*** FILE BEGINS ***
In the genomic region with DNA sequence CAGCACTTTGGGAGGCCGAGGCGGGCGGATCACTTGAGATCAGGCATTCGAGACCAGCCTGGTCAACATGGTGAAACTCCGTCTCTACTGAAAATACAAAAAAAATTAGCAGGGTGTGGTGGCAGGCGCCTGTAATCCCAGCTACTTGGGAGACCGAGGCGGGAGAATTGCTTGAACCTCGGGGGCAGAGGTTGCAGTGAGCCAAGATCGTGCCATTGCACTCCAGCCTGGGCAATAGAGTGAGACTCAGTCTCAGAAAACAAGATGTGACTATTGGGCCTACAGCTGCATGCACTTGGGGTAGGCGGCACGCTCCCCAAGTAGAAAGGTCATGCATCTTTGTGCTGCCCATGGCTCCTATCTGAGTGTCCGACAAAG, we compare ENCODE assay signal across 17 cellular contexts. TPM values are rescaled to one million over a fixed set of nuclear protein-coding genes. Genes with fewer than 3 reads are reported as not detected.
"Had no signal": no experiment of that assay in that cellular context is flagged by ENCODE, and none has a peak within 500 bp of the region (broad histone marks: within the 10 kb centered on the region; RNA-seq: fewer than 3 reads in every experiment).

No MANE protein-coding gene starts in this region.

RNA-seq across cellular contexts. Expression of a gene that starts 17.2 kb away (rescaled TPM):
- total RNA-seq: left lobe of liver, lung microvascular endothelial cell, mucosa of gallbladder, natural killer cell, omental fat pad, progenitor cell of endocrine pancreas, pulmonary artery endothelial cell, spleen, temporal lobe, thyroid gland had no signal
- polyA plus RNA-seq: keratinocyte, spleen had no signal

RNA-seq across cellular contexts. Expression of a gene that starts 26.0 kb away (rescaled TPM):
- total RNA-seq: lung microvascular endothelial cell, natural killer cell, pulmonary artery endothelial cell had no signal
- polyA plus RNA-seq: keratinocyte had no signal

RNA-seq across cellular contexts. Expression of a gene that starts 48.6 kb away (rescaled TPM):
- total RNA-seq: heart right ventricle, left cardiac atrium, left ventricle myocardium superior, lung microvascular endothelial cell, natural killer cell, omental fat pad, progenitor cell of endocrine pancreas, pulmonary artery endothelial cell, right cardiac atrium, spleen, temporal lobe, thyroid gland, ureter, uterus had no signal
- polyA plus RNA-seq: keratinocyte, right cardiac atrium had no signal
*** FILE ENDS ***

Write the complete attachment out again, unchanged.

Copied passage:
In the genomic region with DNA sequence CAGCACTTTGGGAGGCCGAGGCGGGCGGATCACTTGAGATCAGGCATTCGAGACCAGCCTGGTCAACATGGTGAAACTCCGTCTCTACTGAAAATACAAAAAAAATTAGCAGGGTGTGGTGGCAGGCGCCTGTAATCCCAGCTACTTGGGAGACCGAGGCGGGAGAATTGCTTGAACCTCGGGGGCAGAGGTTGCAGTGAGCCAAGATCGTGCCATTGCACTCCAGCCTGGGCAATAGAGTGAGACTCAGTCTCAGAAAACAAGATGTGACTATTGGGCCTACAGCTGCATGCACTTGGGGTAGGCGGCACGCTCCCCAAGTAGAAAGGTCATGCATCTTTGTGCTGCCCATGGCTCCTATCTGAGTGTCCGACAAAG, we compare ENCODE assay signal across 17 cellular contexts. TPM values are rescaled to one million over a fixed set of nuclear protein-coding genes. Genes with fewer than 3 reads are reported as not detected.
"Had no signal": no experiment of that assay in that cellular context is flagged by ENCODE, and none has a peak within 500 bp of the region (broad histone marks: within the 10 kb centered on the region; RNA-seq: fewer than 3 reads in every experiment).

No MANE protein-coding gene starts in this region.

RNA-seq across cellular contexts. Expression of a gene that starts 17.2 kb away (rescaled TPM):
- total RNA-seq: left lobe of liver, lung microvascular endothelial cell, mucosa of gallbladder, natural killer cell, omental fat pad, progenitor cell of endocrine pancreas, pulmonary artery endothelial cell, spleen, temporal lobe, thyroid gland had no signal
- polyA plus RNA-seq: keratinocyte, spleen had no signal

RNA-seq across cellular contexts. Expression of a gene that starts 26.0 kb away (rescaled TPM):
- total RNA-seq: lung microvascular endothelial cell, natural killer cell, pulmonary artery endothelial cell had no signal
- polyA plus RNA-seq: keratinocyte had no signal

RNA-seq across cellular contexts. Expression of a gene that starts 48.6 kb away (rescaled TPM):
- total RNA-seq: heart right ventricle, left cardiac atrium, left ventricle myocardium superior, lung microvascular endothelial cell, natural killer cell, omental fat pad, progenitor cell of endocrine pancreas, pulmonary artery endothelial cell, right cardiac atrium, spleen, temporal lobe, thyroid gland, ureter, uterus had no signal
- polyA plus RNA-seq: keratinocyte, right cardiac atrium had no signal